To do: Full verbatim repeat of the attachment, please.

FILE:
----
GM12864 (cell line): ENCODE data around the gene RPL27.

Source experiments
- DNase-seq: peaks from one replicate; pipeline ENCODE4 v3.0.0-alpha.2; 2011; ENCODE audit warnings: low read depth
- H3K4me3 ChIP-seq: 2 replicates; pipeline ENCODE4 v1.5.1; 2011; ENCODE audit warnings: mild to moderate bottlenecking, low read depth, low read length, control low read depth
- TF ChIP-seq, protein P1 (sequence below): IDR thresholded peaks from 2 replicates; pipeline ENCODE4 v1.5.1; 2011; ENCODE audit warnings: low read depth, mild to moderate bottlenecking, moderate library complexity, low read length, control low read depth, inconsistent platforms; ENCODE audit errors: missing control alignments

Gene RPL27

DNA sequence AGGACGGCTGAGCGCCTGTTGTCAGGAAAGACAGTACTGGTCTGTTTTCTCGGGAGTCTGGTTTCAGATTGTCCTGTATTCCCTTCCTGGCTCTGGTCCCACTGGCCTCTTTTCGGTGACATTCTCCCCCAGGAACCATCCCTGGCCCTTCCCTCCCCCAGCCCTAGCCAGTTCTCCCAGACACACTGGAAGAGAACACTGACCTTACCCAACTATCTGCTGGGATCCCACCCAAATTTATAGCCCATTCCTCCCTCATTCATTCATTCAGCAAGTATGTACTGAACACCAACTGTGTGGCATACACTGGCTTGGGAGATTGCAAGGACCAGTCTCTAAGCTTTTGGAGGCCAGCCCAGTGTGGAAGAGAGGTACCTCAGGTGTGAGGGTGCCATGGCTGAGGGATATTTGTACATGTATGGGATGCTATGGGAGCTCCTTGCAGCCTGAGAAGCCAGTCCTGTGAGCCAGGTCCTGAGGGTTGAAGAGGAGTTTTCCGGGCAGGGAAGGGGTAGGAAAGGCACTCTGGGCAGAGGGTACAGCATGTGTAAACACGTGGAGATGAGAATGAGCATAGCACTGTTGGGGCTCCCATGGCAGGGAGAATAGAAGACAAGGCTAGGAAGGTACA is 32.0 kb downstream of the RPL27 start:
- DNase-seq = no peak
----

GM12864 (cell line): ENCODE data around the gene RPL27.

Source experiments
- DNase-seq: peaks from one replicate; pipeline ENCODE4 v3.0.0-alpha.2; 2011; ENCODE audit warnings: low read depth
- H3K4me3 ChIP-seq: 2 replicates; pipeline ENCODE4 v1.5.1; 2011; ENCODE audit warnings: mild to moderate bottlenecking, low read depth, low read length, control low read depth
- TF ChIP-seq, protein P1 (sequence below): IDR thresholded peaks from 2 replicates; pipeline ENCODE4 v1.5.1; 2011; ENCODE audit warnings: low read depth, mild to moderate bottlenecking, moderate library complexity, low read length, control low read depth, inconsistent platforms; ENCODE audit errors: missing control alignments

Gene RPL27

DNA sequence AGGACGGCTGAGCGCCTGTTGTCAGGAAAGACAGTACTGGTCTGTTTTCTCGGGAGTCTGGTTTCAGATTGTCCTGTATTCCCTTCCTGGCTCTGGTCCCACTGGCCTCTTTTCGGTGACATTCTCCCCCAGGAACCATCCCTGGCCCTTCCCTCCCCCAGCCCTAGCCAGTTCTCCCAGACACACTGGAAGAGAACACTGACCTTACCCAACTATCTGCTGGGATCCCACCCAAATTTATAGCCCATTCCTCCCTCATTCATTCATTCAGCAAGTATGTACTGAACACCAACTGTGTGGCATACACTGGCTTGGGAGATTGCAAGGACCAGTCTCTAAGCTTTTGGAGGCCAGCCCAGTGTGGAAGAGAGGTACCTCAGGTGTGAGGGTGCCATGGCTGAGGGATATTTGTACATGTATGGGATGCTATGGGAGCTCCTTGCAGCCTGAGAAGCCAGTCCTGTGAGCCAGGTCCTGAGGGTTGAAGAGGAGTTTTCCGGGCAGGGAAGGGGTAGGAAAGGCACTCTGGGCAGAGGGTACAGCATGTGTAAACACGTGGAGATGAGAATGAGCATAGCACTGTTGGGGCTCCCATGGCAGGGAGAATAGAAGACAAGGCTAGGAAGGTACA is 32.0 kb downstream of the RPL27 start:
- DNase-seq = no peak